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What's the Best Plan for Paying Back Investors?

I am helping to start a gourmet food truck business and while we have some family members to ask, we will also be looking to friends and aquaintances for startup capital. We dont wan't to offend them with minimal interest so we originally were thinking to offer them 10 percent over five years. But this is not a major moneymaker that would allow us to offer huge returns. We don't want to offend potential investors but have no idea what to do. Any advice?
Tim Berry answered May 27, 2011
URL: http://www.entrepreneur.com/answer/222318
What you're suggesting here sounds much more like a loan than an investment. Think of an investment as someone buying a percentage of ownership in your company in exchange for a sum of money that you'll never pay back (which is why they call it investment). What they get out of investment is ownership, which pays off either when you sell the company, or register it to trade shares over a public stock market or you make profits and pay dividends to the shareholders.

And for this kind of investment, you can't just find people willing to write you checks. There are strict legal limits and constraints related to securities laws intended to prevent fraud.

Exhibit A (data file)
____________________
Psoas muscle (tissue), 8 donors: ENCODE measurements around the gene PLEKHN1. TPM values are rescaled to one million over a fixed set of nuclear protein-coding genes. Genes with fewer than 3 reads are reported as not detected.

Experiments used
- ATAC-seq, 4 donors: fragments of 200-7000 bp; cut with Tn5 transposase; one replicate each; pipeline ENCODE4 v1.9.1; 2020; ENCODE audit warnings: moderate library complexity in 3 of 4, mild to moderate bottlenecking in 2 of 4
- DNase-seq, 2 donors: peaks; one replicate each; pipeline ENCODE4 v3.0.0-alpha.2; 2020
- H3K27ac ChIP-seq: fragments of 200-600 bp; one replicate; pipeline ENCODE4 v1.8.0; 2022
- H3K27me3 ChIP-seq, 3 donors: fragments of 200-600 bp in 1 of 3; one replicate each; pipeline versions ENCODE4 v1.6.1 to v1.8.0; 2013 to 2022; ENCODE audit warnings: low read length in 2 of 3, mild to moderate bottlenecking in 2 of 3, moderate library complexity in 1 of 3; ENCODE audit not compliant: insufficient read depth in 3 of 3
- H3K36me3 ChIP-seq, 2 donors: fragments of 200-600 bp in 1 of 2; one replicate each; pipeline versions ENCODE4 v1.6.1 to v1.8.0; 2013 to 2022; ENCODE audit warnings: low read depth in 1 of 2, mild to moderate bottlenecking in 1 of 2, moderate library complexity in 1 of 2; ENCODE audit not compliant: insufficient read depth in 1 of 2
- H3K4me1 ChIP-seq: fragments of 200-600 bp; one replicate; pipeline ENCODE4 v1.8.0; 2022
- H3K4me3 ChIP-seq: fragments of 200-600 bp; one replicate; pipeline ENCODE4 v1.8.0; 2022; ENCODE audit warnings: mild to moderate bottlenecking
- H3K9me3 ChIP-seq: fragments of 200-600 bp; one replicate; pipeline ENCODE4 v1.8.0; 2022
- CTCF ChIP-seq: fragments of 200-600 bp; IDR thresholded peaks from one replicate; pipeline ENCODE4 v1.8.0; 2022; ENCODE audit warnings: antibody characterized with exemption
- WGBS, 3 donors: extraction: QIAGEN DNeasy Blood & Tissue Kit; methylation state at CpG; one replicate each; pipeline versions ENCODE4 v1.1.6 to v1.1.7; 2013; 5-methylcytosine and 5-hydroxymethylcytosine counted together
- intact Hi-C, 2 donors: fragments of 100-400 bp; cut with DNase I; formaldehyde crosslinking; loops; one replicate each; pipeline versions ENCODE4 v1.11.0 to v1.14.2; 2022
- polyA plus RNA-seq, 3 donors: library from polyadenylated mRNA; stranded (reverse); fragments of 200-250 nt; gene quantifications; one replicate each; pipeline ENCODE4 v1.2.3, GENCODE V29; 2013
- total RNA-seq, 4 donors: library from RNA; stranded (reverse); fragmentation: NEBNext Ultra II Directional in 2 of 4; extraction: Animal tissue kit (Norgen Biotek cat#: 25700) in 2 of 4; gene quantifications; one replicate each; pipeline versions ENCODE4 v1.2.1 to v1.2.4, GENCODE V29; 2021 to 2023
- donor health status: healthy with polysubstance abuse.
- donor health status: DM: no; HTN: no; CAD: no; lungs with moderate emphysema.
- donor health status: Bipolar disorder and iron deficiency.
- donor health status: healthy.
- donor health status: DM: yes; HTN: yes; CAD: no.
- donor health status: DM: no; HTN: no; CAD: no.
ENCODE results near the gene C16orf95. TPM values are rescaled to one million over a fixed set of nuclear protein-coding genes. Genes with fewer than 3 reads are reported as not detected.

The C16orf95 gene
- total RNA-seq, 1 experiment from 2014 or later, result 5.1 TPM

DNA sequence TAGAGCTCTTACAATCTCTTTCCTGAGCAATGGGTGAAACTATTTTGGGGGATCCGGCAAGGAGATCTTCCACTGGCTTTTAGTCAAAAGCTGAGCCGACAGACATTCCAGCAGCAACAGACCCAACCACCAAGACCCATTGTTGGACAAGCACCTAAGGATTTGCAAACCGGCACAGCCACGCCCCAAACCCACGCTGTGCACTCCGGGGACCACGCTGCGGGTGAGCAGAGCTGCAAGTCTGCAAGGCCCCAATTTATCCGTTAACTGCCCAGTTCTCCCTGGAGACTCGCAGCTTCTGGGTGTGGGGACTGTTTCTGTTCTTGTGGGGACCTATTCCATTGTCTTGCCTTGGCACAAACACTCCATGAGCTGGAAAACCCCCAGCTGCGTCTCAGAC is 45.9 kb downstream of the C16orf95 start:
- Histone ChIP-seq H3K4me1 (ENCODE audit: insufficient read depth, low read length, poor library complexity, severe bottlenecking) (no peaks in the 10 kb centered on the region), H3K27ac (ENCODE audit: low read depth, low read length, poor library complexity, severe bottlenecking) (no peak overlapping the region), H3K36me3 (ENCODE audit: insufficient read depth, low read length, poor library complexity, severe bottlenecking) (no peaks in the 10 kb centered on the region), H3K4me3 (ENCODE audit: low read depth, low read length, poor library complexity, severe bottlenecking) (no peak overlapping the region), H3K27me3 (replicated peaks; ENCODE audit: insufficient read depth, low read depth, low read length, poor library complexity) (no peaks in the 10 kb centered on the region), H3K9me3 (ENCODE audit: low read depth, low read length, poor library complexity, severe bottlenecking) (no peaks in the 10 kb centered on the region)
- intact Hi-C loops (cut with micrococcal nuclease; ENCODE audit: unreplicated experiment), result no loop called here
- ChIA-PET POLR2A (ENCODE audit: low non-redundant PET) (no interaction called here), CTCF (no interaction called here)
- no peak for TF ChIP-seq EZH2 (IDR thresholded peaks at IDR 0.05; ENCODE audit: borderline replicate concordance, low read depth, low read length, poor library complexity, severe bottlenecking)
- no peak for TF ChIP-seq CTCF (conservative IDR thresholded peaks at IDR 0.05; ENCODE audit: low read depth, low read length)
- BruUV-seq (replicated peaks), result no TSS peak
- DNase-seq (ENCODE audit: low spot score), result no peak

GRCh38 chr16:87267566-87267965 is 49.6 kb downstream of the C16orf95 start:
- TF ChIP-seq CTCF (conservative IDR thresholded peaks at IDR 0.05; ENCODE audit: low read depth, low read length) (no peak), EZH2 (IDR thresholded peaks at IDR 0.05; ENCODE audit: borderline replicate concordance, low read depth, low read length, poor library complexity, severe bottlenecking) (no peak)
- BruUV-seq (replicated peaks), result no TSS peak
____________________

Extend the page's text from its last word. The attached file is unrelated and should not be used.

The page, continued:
So I think the best plan in your case, since you're not planning to grow fast and sell out, is to call that a loan and get it documented correctly as a loan at a high interest rate. Make it clear to your lenders that they are getting that high interest rate because you have a lot of risk, and make sure to check all the details with an experienced small-business attorney.

Most of these high-risk loans require what's call an "equity kicker," meaning that the lenders get a small piece of ownership even if you repay the loan, and a big piece if you default. And they have to be written up carefully because it's easy to violate securities laws.

Find some experts you can work with. If you have no idea, go straight to your local small business development center (SBDC) and work with one of the counselors there. Ask that person and others for recommendations of an experienced attorney. This whole area of investment is tricky and can really destroy your business if you don't do it right.

Related: Five Tips for Asking Friends and Family for Funding
Related: Should You Raise Money from Small Investors?
Tim Berry is the chairman of Eugene, Ore.-Palo Alto Software, which produces business-planning software,
He founded Bplans.com and wrote The Plan-As-You-Go Business Plan, published by Entrepreneur Press. Berry is also a co-founder of HavePresence.com, a leader in a local angel-investment group and a judge of international business-plan competitions.